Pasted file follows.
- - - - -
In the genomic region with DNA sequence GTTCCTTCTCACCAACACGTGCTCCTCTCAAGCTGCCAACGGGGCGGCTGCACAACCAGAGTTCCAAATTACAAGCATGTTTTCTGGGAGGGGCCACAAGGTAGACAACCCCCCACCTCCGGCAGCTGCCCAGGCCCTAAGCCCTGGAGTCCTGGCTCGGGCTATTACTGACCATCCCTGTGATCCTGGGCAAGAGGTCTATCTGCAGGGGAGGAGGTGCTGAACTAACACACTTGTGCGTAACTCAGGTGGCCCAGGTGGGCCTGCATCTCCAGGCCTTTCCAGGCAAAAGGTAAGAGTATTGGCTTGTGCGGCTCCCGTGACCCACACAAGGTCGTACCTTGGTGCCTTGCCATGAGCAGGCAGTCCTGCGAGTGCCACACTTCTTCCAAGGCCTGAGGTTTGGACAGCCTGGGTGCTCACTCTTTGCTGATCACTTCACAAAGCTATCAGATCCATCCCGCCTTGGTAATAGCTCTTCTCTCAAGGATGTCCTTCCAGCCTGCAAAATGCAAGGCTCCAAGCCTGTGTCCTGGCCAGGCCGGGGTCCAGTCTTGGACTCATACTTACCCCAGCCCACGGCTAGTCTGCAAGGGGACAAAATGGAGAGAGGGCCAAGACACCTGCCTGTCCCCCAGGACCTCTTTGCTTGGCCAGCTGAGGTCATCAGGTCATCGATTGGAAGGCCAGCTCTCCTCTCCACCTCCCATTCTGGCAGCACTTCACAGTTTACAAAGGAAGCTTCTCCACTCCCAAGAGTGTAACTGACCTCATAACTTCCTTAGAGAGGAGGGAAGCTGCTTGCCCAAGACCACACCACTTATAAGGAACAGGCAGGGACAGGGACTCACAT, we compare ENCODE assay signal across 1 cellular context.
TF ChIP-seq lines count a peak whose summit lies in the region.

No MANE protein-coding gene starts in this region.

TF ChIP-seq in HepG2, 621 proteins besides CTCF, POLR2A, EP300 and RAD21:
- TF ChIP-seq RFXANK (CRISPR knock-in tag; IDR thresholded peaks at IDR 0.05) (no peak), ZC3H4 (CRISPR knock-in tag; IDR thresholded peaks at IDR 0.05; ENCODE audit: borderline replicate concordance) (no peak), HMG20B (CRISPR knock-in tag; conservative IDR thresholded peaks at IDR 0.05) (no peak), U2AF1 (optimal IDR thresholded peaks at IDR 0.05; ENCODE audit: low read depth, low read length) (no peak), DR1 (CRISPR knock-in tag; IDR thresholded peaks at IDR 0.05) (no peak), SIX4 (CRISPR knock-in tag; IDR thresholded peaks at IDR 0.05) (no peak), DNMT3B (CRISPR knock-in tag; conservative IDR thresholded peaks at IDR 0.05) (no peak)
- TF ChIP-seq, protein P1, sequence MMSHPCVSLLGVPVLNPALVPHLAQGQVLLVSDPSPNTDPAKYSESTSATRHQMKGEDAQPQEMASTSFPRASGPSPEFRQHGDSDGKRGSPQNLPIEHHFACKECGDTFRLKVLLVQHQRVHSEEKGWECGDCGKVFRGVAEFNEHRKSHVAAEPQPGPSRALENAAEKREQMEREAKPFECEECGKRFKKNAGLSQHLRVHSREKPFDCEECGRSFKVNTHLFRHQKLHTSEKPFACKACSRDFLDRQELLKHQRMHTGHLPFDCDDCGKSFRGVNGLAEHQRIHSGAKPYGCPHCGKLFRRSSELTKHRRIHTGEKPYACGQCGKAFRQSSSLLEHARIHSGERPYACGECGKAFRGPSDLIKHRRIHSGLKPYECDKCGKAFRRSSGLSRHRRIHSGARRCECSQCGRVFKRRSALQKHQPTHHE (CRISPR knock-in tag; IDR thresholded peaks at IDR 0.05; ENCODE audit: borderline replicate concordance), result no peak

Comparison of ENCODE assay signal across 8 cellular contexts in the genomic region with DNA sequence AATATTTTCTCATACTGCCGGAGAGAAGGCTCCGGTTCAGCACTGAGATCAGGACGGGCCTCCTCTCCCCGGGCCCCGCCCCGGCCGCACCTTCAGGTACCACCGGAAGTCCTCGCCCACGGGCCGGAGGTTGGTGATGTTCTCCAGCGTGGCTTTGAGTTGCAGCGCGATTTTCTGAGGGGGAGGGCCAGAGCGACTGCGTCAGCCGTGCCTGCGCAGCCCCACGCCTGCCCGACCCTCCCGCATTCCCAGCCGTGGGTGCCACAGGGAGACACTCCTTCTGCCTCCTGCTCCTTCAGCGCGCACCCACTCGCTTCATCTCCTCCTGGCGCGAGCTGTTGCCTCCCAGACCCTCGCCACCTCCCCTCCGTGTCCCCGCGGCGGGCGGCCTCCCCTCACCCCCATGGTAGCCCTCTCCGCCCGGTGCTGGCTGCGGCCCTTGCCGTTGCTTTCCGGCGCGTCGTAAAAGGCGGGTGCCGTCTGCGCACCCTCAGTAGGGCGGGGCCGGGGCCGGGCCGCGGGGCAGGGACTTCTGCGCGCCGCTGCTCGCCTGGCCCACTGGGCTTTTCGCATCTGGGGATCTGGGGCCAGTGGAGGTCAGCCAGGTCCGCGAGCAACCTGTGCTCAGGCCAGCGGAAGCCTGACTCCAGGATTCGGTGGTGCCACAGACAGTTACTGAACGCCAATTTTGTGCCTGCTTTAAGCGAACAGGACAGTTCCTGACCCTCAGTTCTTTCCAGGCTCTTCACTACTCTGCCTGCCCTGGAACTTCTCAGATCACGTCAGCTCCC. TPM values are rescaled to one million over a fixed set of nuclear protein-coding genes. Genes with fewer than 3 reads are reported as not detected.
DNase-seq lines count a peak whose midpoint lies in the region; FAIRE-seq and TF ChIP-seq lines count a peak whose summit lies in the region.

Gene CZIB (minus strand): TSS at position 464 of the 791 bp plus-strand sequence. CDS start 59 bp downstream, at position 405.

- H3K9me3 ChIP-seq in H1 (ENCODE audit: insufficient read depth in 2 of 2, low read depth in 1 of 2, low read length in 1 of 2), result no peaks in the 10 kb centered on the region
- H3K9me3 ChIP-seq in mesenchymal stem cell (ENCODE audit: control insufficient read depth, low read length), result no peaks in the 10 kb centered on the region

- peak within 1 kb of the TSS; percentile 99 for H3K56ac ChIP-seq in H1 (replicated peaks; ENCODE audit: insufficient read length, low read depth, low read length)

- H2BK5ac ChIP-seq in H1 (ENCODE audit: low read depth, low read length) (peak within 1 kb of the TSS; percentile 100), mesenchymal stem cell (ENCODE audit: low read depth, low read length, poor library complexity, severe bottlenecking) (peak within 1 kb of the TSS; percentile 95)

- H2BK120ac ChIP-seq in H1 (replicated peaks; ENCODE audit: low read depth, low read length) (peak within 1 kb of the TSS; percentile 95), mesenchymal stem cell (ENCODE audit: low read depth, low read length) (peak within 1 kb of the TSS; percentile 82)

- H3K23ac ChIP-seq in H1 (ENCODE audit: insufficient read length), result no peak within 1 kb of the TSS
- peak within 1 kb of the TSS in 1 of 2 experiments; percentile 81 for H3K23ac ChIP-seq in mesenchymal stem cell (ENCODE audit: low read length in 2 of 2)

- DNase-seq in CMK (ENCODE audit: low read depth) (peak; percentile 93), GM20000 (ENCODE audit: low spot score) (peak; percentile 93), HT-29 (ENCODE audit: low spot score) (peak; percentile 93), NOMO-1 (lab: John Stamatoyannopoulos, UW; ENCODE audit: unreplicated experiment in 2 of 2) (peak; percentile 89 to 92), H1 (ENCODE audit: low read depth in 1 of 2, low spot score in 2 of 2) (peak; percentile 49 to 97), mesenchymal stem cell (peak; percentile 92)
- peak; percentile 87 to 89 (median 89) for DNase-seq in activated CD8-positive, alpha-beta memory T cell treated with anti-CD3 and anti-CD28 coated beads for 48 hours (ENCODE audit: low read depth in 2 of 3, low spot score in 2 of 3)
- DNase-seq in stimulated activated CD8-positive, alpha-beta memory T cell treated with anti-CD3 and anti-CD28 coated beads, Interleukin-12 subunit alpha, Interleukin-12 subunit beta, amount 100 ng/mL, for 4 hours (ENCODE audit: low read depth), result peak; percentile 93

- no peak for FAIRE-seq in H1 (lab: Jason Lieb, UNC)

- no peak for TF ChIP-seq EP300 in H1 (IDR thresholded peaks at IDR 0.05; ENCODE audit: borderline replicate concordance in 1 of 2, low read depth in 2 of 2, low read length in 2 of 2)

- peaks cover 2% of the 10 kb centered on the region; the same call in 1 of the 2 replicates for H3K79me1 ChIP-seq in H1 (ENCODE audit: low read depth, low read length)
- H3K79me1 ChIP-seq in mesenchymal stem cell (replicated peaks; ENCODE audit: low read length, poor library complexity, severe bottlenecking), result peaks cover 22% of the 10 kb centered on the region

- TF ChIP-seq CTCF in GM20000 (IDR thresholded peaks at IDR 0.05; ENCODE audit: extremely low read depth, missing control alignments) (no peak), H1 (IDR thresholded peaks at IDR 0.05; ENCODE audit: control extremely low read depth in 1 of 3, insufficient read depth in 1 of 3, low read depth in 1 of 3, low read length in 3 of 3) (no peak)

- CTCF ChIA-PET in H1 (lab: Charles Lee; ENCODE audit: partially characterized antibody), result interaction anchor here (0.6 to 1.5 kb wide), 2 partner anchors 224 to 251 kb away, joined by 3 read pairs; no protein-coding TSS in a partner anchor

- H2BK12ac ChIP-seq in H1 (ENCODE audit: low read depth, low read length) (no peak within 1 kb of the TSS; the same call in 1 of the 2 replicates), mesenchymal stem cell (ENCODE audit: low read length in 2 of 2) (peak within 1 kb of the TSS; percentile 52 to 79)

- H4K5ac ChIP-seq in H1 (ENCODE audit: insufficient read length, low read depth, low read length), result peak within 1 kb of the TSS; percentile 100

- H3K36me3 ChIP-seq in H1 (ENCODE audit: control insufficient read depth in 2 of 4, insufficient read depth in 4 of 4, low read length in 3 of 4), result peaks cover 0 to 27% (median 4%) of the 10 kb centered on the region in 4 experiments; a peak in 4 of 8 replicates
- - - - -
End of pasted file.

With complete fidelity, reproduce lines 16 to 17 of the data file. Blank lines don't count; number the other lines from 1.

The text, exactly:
- peak within 1 kb of the TSS in 1 of 2 experiments; percentile 81 for H3K23ac ChIP-seq in mesenchymal stem cell (ENCODE audit: low read length in 2 of 2)

- DNase-seq in CMK (ENCODE audit: low read depth) (peak; percentile 93), GM20000 (ENCODE audit: low spot score) (peak; percentile 93), HT-29 (ENCODE audit: low spot score) (peak; percentile 93), NOMO-1 (lab: John Stamatoyannopoulos, UW; ENCODE audit: unreplicated experiment in 2 of 2) (peak; percentile 89 to 92), H1 (ENCODE audit: low read depth in 1 of 2, low spot score in 2 of 2) (peak; percentile 49 to 97), mesenchymal stem cell (peak; percentile 92)